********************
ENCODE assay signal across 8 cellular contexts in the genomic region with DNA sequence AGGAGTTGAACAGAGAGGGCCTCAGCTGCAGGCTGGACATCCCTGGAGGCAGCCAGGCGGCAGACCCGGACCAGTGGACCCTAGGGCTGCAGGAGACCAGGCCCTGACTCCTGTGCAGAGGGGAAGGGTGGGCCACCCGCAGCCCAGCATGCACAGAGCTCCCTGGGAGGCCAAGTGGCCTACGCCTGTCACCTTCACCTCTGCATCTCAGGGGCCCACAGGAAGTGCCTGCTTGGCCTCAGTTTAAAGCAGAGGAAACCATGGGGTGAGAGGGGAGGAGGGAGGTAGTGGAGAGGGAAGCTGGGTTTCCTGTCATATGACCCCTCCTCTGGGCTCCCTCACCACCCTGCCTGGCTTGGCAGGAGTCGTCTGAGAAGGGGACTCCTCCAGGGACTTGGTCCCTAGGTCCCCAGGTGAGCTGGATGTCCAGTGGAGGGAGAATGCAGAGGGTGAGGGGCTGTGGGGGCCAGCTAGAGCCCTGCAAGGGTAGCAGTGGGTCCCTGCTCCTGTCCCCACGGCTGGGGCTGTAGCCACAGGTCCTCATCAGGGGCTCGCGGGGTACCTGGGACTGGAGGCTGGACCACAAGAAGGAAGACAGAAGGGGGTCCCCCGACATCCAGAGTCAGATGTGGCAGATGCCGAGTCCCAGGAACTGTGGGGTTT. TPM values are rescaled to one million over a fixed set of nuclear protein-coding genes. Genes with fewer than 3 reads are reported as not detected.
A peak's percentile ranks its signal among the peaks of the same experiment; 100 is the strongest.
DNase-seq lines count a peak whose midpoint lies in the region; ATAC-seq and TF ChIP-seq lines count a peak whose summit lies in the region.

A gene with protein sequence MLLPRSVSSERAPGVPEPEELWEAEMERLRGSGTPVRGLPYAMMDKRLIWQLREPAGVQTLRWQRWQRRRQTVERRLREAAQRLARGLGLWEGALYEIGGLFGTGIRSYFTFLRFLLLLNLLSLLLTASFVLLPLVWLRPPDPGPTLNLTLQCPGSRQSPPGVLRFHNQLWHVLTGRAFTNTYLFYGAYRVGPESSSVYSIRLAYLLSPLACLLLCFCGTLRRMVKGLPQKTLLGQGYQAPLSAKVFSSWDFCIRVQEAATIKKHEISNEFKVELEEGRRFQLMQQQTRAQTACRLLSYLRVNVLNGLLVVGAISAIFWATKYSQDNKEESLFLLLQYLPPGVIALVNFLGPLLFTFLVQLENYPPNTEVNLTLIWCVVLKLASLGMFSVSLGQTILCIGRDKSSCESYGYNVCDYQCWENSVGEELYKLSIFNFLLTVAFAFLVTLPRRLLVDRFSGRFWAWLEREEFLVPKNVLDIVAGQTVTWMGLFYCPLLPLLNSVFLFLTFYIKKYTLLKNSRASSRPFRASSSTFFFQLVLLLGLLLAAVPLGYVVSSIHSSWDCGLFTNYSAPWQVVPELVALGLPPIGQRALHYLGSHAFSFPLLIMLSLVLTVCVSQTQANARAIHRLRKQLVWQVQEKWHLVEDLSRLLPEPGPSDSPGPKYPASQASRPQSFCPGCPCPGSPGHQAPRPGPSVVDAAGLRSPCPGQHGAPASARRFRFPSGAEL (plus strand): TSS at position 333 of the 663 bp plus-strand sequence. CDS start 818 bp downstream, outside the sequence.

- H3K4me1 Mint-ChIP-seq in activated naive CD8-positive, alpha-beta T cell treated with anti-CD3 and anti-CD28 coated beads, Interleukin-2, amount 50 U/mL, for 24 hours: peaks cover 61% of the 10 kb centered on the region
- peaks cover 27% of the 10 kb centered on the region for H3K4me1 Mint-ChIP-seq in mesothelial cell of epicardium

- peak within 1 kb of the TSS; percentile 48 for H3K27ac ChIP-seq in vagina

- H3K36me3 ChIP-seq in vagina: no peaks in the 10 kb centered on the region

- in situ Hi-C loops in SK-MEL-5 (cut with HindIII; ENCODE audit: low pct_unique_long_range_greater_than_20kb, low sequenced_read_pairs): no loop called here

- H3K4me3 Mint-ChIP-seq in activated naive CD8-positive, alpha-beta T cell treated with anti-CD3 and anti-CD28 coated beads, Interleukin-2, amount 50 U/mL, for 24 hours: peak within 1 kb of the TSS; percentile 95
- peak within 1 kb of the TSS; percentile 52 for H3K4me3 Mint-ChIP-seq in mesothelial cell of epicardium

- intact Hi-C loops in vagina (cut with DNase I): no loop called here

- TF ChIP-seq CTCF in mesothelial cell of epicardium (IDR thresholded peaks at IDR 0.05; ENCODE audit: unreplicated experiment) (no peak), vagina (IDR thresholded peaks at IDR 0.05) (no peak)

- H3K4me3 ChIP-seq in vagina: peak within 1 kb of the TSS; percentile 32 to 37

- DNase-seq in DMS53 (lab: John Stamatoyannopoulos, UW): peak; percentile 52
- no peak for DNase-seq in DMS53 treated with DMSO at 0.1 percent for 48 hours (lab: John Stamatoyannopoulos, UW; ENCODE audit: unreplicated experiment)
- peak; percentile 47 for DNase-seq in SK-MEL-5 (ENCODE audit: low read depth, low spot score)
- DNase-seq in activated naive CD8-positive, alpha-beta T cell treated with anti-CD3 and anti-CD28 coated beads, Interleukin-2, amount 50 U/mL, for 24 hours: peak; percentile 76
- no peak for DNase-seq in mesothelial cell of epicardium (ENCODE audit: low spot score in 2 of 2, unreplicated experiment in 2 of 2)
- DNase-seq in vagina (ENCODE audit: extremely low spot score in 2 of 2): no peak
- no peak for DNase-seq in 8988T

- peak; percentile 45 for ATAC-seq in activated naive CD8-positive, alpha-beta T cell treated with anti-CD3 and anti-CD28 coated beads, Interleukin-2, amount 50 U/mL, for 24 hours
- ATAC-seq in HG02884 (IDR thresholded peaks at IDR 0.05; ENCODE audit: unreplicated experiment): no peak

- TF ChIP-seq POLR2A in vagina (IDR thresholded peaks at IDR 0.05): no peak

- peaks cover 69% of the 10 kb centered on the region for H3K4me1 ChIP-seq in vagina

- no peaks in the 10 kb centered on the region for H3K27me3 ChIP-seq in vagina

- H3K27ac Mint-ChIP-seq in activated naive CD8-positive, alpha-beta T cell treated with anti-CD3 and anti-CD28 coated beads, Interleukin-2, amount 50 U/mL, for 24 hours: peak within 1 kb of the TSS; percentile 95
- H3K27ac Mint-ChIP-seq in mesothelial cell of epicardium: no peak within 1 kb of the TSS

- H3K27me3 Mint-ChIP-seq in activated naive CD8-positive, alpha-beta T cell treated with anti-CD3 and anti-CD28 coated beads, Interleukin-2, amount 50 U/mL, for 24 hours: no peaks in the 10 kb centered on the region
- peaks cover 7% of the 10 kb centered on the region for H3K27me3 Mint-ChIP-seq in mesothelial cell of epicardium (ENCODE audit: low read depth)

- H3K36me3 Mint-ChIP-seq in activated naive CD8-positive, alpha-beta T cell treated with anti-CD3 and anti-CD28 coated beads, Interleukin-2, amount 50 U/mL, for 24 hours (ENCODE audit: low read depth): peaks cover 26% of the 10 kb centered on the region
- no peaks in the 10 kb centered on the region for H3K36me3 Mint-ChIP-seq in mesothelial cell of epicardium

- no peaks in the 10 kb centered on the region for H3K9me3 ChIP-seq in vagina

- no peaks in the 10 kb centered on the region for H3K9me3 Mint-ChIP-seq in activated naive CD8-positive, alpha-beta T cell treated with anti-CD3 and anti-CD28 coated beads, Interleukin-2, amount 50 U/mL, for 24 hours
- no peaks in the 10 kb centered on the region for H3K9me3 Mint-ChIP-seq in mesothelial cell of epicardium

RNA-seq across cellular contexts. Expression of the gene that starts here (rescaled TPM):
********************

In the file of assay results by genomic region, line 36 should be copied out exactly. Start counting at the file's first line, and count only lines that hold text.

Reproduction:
RNA-seq across cellular contexts. Expression of the gene that starts here (rescaled TPM):